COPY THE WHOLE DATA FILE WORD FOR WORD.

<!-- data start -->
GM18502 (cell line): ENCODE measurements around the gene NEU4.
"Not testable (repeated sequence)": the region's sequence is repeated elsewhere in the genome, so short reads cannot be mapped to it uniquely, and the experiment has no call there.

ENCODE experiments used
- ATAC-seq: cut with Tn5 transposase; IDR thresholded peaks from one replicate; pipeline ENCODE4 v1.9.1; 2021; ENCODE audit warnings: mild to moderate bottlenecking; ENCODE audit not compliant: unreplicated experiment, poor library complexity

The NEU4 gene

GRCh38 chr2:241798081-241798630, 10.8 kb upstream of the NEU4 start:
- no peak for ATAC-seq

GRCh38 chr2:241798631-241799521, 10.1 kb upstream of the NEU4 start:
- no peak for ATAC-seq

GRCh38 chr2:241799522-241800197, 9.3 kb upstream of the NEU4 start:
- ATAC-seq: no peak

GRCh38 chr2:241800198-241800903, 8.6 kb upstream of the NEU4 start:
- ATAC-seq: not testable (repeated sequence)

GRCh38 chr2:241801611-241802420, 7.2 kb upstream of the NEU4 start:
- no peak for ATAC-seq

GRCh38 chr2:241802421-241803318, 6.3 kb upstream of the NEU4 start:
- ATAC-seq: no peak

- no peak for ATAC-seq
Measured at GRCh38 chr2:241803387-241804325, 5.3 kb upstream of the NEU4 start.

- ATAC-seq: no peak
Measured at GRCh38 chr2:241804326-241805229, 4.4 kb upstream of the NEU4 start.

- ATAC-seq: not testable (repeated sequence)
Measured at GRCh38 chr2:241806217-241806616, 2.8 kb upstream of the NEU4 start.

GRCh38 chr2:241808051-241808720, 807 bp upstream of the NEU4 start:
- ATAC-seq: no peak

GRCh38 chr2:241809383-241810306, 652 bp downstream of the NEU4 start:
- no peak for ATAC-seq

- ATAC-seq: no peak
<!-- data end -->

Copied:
GM18502 (cell line): ENCODE measurements around the gene NEU4.
"Not testable (repeated sequence)": the region's sequence is repeated elsewhere in the genome, so short reads cannot be mapped to it uniquely, and the experiment has no call there.

ENCODE experiments used
- ATAC-seq: cut with Tn5 transposase; IDR thresholded peaks from one replicate; pipeline ENCODE4 v1.9.1; 2021; ENCODE audit warnings: mild to moderate bottlenecking; ENCODE audit not compliant: unreplicated experiment, poor library complexity

The NEU4 gene

GRCh38 chr2:241798081-241798630, 10.8 kb upstream of the NEU4 start:
- no peak for ATAC-seq

GRCh38 chr2:241798631-241799521, 10.1 kb upstream of the NEU4 start:
- no peak for ATAC-seq

GRCh38 chr2:241799522-241800197, 9.3 kb upstream of the NEU4 start:
- ATAC-seq: no peak

GRCh38 chr2:241800198-241800903, 8.6 kb upstream of the NEU4 start:
- ATAC-seq: not testable (repeated sequence)

GRCh38 chr2:241801611-241802420, 7.2 kb upstream of the NEU4 start:
- no peak for ATAC-seq

GRCh38 chr2:241802421-241803318, 6.3 kb upstream of the NEU4 start:
- ATAC-seq: no peak

- no peak for ATAC-seq
Measured at GRCh38 chr2:241803387-241804325, 5.3 kb upstream of the NEU4 start.

- ATAC-seq: no peak
Measured at GRCh38 chr2:241804326-241805229, 4.4 kb upstream of the NEU4 start.

- ATAC-seq: not testable (repeated sequence)
Measured at GRCh38 chr2:241806217-241806616, 2.8 kb upstream of the NEU4 start.

GRCh38 chr2:241808051-241808720, 807 bp upstream of the NEU4 start:
- ATAC-seq: no peak

GRCh38 chr2:241809383-241810306, 652 bp downstream of the NEU4 start:
- no peak for ATAC-seq

- ATAC-seq: no peak